GTS gets proactive with injured workers


GTS Freight Management gets proactive in helping injured staff return to work as soon as possible

By Ruza Zivkusic | September 30, 2011

GTS Freight Management is pouring time and effort into getting injured drivers back to work as soon as possible under an approach that is benefiting staff and the company.

The Victorian-based operator says it is a great believer in getting injured employees back to work as soon as possible, telling ATN it is ideal in helping them maintain self-respect and esteem.

GTS says 10 employees out of its workforce of 200 were injured in the past two years. Driver manager Graeme Adair has been working hard trying to find jobs for them, saying any work helps.

"We are always looking to get the person back to their normal duties but it may take several different steps of duties before you get there," Adair says.

"It is more cost effective if we can get these guys back to work. If they’re at home on workcover because I have no duties for them then it’s affecting our work premium but also getting them out of the house they have some people to talk to and they feel like they’re part of the team which helps their recovery."

Driver David Knight recently fell out of a truck due weakness in his hand caused by fibrosis. His operation is due next month but the 44-year-old driver is sorting out the company’s books in the meantime and helps out with administrative tasks.

He says his new role is eye-opening and makes him appreciate what goes on behind the scenes.

"It is something new and it gives you a better light of what goes on because I’m out there on the yard all the time I don’t get to see what goes on," Knight says.

"I’m actually enjoying it and it’s something new to me and a change is as good as a holiday."

Knight, who says returning to work lifted his spirits, tells ATN his recovery would have likely taken longer had GTS not given him in-house duties.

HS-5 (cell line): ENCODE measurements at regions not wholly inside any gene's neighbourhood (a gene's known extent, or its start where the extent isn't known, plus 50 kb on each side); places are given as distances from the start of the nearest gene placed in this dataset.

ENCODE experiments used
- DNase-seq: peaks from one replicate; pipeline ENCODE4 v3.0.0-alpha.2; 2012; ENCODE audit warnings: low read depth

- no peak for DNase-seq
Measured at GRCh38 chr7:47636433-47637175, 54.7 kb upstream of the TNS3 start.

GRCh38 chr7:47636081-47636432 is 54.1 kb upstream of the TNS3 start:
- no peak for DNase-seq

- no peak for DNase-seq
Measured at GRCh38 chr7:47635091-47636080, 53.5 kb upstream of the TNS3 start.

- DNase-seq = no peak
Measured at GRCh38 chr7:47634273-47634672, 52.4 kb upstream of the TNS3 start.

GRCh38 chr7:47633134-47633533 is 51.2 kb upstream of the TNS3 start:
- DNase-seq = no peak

"I live week by week at home and if they never had anything for me here it makes it hard because we have to keep the cashflow rolling and I would have to go and find something else to do which most likely would be manual labour and I’d have to use my hand more," he says.

Meanwhile, WorkSafe Victoria says a new toolkit made up of customisable templates, checklists and forms is helping injured truck drivers return to work.

WorkSafe Director Dorothy Frost says it is important employers understand and comply with return to work obligations.

She says road transport industry is one of eight high risk industries the department is is targeting as part of a year-long enforcement blitz.

More than 5560 injury claims came from the industry over the past five years, with treatment and rehabilitation costs paid through their workplace injury insurance exceeding $155 million.

"Obviously prevention is the best cure and more needs to be done to ensure as many of these injuries don’t happen but for those workers who are injured on the job, getting back to work sooner is good for them and it’s good for the business," Frost says.

"An early return to work reduces claim costs and keeps the cost of a business’s injury insurance premium down."




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